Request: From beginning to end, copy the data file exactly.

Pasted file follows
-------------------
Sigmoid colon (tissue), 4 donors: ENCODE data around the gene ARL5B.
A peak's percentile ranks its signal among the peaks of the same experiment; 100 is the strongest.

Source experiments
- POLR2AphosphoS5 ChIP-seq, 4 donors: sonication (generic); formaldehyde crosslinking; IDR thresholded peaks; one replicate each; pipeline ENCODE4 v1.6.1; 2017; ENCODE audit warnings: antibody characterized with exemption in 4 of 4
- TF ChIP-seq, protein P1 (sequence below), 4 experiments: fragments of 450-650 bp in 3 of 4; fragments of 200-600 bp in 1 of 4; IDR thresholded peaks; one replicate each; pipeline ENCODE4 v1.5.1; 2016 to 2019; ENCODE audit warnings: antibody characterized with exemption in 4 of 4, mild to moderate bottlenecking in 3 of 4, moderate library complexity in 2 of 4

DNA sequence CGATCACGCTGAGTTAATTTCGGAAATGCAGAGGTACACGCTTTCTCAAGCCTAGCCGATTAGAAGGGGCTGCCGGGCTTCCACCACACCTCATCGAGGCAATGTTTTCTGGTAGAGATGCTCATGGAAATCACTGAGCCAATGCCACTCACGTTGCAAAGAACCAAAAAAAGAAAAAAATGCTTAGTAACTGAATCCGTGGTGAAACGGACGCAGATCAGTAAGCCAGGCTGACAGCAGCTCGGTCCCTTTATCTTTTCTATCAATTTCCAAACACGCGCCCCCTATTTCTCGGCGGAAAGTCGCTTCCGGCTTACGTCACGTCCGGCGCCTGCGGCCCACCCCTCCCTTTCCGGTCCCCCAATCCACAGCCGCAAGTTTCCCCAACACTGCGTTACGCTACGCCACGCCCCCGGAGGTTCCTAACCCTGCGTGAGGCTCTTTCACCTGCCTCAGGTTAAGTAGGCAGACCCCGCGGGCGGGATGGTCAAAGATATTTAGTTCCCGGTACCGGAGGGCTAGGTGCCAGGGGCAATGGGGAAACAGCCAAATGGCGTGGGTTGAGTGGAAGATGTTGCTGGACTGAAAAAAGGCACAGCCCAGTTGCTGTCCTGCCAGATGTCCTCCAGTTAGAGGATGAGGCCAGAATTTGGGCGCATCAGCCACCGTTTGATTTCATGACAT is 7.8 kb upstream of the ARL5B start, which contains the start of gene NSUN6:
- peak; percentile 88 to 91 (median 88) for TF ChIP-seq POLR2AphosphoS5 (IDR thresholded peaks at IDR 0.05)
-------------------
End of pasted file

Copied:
Sigmoid colon (tissue), 4 donors: ENCODE data around the gene ARL5B.
A peak's percentile ranks its signal among the peaks of the same experiment; 100 is the strongest.

Source experiments
- POLR2AphosphoS5 ChIP-seq, 4 donors: sonication (generic); formaldehyde crosslinking; IDR thresholded peaks; one replicate each; pipeline ENCODE4 v1.6.1; 2017; ENCODE audit warnings: antibody characterized with exemption in 4 of 4
- TF ChIP-seq, protein P1 (sequence below), 4 experiments: fragments of 450-650 bp in 3 of 4; fragments of 200-600 bp in 1 of 4; IDR thresholded peaks; one replicate each; pipeline ENCODE4 v1.5.1; 2016 to 2019; ENCODE audit warnings: antibody characterized with exemption in 4 of 4, mild to moderate bottlenecking in 3 of 4, moderate library complexity in 2 of 4

DNA sequence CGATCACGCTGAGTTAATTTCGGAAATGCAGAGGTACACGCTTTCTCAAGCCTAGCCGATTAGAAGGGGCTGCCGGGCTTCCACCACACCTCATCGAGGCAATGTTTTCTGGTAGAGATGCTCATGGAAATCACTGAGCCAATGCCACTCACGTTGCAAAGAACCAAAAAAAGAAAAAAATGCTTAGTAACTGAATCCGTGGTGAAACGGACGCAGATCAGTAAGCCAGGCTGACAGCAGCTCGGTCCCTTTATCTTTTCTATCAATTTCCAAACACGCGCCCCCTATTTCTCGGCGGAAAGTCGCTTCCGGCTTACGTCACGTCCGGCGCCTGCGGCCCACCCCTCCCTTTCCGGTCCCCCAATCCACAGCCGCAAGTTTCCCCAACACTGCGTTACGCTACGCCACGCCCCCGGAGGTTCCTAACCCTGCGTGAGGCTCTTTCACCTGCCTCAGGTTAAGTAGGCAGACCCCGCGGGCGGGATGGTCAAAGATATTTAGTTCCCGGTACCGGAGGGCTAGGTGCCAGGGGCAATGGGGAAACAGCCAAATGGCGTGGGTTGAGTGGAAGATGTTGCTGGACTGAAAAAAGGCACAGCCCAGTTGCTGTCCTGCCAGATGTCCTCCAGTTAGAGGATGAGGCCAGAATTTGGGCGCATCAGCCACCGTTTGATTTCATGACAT is 7.8 kb upstream of the ARL5B start, which contains the start of gene NSUN6:
- peak; percentile 88 to 91 (median 88) for TF ChIP-seq POLR2AphosphoS5 (IDR thresholded peaks at IDR 0.05)